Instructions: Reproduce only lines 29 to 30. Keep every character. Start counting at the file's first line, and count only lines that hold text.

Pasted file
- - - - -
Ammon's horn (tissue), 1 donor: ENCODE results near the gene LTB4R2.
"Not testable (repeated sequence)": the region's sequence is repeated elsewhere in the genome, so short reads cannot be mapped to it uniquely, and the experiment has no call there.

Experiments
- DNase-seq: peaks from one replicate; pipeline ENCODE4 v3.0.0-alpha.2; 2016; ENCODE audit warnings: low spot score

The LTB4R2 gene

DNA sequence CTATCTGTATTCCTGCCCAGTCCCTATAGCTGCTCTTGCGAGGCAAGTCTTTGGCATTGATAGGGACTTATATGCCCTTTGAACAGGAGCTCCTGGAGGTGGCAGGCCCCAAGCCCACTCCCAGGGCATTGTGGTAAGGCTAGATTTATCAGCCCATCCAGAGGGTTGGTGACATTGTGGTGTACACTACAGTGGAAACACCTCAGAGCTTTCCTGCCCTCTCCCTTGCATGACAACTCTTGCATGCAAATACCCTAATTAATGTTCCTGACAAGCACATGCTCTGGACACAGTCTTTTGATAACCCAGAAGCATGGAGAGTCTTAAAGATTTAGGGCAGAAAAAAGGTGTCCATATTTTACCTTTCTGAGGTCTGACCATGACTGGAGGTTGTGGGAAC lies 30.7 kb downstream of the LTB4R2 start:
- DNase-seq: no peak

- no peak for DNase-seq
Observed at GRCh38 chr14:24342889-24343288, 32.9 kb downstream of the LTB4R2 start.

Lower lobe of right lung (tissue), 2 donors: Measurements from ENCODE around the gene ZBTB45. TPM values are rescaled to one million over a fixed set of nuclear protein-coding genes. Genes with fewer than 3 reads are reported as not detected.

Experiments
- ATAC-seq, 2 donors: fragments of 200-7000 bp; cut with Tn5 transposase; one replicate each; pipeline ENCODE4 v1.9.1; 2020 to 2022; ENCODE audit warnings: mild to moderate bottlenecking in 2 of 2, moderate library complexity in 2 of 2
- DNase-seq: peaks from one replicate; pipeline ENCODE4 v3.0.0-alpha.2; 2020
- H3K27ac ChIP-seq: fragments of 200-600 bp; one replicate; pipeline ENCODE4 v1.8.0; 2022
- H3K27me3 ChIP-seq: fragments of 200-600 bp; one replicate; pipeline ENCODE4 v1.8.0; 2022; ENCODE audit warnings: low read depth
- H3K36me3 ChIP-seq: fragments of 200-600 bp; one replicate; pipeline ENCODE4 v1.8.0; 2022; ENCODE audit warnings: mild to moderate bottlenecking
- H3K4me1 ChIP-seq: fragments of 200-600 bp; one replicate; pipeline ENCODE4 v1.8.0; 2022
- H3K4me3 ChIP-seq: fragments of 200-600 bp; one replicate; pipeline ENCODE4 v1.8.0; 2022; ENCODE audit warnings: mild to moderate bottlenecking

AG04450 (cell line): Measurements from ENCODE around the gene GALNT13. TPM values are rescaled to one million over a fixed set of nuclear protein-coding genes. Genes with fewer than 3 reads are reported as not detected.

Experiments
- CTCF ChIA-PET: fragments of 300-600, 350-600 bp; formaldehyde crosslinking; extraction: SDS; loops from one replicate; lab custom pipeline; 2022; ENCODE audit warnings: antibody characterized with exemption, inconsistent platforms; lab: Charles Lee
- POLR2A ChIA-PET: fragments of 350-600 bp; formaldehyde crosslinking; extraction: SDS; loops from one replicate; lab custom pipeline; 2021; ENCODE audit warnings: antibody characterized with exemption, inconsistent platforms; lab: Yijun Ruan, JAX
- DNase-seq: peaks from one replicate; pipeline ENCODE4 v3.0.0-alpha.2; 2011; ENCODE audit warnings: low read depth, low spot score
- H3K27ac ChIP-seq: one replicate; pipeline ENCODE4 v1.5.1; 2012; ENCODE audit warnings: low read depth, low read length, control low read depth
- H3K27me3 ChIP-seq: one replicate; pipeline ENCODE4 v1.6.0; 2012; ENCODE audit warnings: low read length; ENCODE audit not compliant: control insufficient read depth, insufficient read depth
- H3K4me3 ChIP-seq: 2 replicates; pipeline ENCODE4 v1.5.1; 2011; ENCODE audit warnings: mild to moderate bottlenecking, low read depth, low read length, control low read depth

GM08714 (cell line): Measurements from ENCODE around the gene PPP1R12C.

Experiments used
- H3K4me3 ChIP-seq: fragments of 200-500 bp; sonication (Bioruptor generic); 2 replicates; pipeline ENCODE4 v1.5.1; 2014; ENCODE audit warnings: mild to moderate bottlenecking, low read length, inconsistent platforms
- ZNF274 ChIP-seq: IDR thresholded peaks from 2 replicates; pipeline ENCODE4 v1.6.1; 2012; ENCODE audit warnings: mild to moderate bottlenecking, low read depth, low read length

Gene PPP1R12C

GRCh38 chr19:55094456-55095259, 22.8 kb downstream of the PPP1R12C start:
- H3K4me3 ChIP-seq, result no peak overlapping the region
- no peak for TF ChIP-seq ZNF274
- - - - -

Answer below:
- H3K4me3 ChIP-seq: fragments of 200-500 bp; sonication (Bioruptor generic); 2 replicates; pipeline ENCODE4 v1.5.1; 2014; ENCODE audit warnings: mild to moderate bottlenecking, low read length, inconsistent platforms
- ZNF274 ChIP-seq: IDR thresholded peaks from 2 replicates; pipeline ENCODE4 v1.6.1; 2012; ENCODE audit warnings: mild to moderate bottlenecking, low read depth, low read length